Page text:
Flights: How can passengers in Dubai get home amid UAE flight ban & Emirates cancellations

Emirates, the Dubai-based commercial carrier, has officially announced it will be grounding all of its passenger planes for two weeks. The news came after a series of tweets which saw the airline cancel flights, and then make a sudden u-turn on its decision, before finally settling on an initial two weeks suspension.

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As of Wednesday 25 March, all passenger planes will be halted for a 14-day period in a bid meet UAE government demands over safety and security during the COVID-19 outbreak.

Though there have been just 198 confirmed cases of coronavirus in the United Arab Emirates at the time of writing, the nation’s government has stepped up protective measures.

In line with this Emirates announced on Sunday it would be ceasing all passenger planes from Wednesday, however, two hours later the airline posted a tweet saying this may not be the case after all.

A statement from the airline said: “Having received requests from governments and customers to support repatriation of travellers, Emirates will continue to operate passenger and cargo flights to few countries until further notice, as long as borders remain open, and there is demand.”

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Flights: All flights to and from the UAE have been suspended for two weeks (Image: Getty Images)The UAE government has stepped up precautions (Image: Getty Images)

Yet, upon the government’s decision to ban all flights for two weeks – regardless of the airline – the airline was forced to implement the cancellation.

So, what does this mean for Britons currently in Dubai hoping to return home?

It is hoped that the airline will be able to repatriate foreign nationals back to their home countries so long as borders remain open.

In a statement on the airline’s website HH Sheikh Ahmed bin Saeed Al Maktoum, Chairman and Chief Executive of Emirates Group said: “As a global network airline, we find ourselves in a situation where we cannot viably operate passenger services until countries re-open their borders, and travel confidence returns. By Wednesday 25 March, although we will still operate cargo flights which remain busy, Emirates will have temporarily suspended most of its passenger operations.

“We continue to watch the situation closely, and as soon as things allow, we will reinstate our services.”

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“Having received requests from governments and customers to support the repatriation of travellers, Emirates will continue to operate passenger and cargo flights to the following countries and territories until further notice, as long as borders remain open, and there is demand: the UK, Switzerland, Hong Kong, Thailand, Malaysia, Philippines, Japan, Singapore, South Korea, Australia, South Africa, USA, and Canada.”

As it stands Britons will be able to return home on repatriation efforts so long as the government does not impose new, more stringent border controls.

Travellers due to fly with Emirates are advised to contact them directly and are able to check flight status on emirates.com.

An Emirates spokesperson told Express.co.uk: “As per the latest UAE government directive, Emirates will temporarily suspend all passenger flights for two weeks from 25 March 2020. These measures are in place for the protection of communities against the spread of COVID-19, and we are in full support.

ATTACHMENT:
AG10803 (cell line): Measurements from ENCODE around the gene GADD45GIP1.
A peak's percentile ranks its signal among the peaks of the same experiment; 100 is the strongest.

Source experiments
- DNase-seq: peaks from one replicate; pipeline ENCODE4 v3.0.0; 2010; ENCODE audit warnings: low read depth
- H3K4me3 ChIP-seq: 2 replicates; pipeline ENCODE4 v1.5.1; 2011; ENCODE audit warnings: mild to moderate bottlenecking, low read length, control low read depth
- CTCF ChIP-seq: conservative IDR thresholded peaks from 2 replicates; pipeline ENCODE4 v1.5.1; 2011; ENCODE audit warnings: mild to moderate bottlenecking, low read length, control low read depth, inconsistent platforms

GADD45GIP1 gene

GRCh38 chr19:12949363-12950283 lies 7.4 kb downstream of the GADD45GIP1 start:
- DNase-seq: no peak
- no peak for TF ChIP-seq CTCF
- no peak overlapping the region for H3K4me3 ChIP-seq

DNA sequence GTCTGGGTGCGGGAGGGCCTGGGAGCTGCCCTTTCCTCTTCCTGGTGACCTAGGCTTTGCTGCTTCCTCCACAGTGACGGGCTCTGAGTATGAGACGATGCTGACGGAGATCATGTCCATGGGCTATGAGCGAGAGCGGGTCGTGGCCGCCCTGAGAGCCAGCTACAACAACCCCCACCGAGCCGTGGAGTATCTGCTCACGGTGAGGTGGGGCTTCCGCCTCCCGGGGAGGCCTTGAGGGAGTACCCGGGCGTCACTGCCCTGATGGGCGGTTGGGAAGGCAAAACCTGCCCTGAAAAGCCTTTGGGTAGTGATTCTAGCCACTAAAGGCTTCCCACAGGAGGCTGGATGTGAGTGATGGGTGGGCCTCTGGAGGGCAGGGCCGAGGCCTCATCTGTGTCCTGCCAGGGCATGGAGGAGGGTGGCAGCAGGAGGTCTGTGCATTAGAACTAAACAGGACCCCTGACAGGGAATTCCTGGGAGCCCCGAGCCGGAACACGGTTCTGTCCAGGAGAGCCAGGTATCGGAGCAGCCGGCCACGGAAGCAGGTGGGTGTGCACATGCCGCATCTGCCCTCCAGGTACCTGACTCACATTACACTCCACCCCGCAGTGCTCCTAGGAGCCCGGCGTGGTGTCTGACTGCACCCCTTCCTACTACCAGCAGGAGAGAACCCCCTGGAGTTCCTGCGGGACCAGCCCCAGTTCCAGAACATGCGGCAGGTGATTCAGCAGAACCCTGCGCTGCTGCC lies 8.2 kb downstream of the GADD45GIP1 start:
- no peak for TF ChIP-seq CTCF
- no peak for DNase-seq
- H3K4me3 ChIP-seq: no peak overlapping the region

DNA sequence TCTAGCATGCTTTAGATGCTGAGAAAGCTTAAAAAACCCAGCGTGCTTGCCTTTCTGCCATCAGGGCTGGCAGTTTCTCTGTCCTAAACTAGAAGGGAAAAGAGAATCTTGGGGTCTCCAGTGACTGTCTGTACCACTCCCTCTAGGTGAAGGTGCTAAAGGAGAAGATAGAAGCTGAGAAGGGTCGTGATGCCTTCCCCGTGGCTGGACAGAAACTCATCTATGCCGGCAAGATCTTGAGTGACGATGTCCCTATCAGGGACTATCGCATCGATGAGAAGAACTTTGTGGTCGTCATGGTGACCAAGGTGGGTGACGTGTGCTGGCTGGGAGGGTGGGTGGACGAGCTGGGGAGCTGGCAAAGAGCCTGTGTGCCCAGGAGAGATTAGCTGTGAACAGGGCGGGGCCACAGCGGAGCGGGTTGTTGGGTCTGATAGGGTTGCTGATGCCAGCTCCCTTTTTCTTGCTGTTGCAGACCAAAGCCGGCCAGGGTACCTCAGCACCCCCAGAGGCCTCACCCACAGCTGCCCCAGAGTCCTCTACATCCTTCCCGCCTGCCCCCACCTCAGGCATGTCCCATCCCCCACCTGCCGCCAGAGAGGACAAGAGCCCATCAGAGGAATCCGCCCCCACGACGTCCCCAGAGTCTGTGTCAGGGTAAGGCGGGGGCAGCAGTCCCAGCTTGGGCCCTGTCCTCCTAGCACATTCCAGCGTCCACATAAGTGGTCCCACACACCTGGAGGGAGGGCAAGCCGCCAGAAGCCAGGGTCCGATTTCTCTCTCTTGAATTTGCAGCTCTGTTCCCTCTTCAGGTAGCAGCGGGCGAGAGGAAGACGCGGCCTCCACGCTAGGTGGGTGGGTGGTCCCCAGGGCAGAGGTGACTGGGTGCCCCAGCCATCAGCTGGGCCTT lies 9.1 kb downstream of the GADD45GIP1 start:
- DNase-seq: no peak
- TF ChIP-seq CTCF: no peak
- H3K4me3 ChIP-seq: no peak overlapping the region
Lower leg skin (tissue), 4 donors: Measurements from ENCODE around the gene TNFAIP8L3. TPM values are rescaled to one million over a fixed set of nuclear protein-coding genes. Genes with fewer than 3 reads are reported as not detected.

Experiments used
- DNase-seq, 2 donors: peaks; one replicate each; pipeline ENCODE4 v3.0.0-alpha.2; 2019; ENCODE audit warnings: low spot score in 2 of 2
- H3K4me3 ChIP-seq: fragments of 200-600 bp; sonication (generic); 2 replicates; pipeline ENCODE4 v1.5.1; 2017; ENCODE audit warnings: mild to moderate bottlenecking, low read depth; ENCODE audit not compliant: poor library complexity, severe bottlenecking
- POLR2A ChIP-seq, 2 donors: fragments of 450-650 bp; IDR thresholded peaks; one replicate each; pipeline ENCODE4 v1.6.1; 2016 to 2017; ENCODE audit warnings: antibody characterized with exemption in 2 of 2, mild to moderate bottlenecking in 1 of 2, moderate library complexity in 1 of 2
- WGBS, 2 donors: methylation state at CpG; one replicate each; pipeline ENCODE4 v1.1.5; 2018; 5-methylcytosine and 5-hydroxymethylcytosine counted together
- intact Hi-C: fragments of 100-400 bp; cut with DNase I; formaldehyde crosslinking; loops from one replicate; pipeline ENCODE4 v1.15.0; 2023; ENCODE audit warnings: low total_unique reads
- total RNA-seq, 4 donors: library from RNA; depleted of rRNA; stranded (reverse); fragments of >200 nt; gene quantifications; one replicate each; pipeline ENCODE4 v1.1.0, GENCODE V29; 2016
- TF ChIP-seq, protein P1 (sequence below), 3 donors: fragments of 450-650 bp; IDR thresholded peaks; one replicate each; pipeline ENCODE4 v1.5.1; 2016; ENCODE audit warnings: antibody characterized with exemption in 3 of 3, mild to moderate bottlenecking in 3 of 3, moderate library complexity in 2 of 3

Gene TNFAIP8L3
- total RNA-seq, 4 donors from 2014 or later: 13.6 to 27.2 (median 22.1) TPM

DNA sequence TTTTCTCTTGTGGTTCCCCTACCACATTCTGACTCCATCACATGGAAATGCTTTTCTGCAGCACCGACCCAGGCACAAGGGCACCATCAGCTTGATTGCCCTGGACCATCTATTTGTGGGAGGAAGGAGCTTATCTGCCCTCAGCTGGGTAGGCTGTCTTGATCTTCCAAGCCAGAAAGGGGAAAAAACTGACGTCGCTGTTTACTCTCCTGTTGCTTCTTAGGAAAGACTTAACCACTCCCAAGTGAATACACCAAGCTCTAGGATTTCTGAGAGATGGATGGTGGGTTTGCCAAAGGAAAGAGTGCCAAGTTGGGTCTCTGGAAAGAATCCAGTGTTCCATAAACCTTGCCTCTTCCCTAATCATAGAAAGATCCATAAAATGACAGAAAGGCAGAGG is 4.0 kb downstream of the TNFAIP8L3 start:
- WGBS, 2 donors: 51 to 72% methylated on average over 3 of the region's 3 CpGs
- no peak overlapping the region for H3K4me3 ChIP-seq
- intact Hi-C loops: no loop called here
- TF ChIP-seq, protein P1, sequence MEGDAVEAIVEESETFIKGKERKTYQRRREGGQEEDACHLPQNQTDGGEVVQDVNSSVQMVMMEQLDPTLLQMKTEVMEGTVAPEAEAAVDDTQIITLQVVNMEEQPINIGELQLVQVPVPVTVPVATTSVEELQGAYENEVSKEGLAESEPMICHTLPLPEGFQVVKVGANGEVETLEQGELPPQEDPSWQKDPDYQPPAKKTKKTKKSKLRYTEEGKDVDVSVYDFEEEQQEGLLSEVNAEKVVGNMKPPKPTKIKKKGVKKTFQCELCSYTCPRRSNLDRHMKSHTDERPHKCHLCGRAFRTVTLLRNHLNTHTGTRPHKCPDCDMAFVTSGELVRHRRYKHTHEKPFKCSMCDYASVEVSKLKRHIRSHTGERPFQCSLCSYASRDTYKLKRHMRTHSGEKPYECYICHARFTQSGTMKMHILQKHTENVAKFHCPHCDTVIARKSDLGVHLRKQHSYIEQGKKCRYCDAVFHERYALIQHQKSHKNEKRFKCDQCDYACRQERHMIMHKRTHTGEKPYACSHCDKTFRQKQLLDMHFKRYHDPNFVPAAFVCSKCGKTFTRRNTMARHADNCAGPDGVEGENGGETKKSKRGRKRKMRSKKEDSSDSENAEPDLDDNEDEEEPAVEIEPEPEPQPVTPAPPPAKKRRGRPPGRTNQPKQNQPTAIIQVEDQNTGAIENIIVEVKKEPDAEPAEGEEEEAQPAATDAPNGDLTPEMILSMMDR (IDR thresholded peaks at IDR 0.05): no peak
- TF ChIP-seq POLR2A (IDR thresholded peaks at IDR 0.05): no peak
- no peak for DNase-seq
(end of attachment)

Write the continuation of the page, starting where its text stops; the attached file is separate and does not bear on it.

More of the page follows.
“We look forward to resuming passenger services as soon as feasible.

“Affected customers should visit emirates.com for more information on rebooking or contact their travel agents for assistance.

“Emirates continues to operate freighter flights, helping maintain vital international air cargo links for economies and communities.”

Flights: Emirates decided to cancel all journeys for two weeks (Image: Getty Images)

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Travel expert Simon Calder also recently revealed insight into what travellers who are currently abroad can do.

He said: “If you know that the government of the country you’re in is banning international flights in two days time just get online and get a flight,” urged Calder.

“In extremis go to the airport and see what you can find.”

However, Calder added that there is no need to panic about being trapped abroad for good. He explained: “Most people will be able to get out.”

Yet, in a gloomier outlook, Calder added: “Assume you won’t get any help from your airline, travel insurance company or embassy.”

Most passengers will have to pay out of pocket for their own flights initially, though they may be able to claim these back at a later date.

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Calder said: “You need to make the best decisions.

“Spend whatever you need to, keep receipts and make a reasonable claim afterwards.”

Ethiad, another UAE airline, will also be affected by the two-week ban.

The UK government has urged Britons in the country to “leave as soon as possible.”

The FCO website states: “There is now a reduced airline service to and from the UAE and it may be completely suspended at short notice.

“We know that some airlines have already cancelled all flights to and from the UAE and Emirates Airlines have confirmed that they have cut back on their global routes.

“If you are in the UAE, and it is essential that you return to the UK, you should consider urgently contacting your airline or tour operator and arrange to leave as soon as possible.”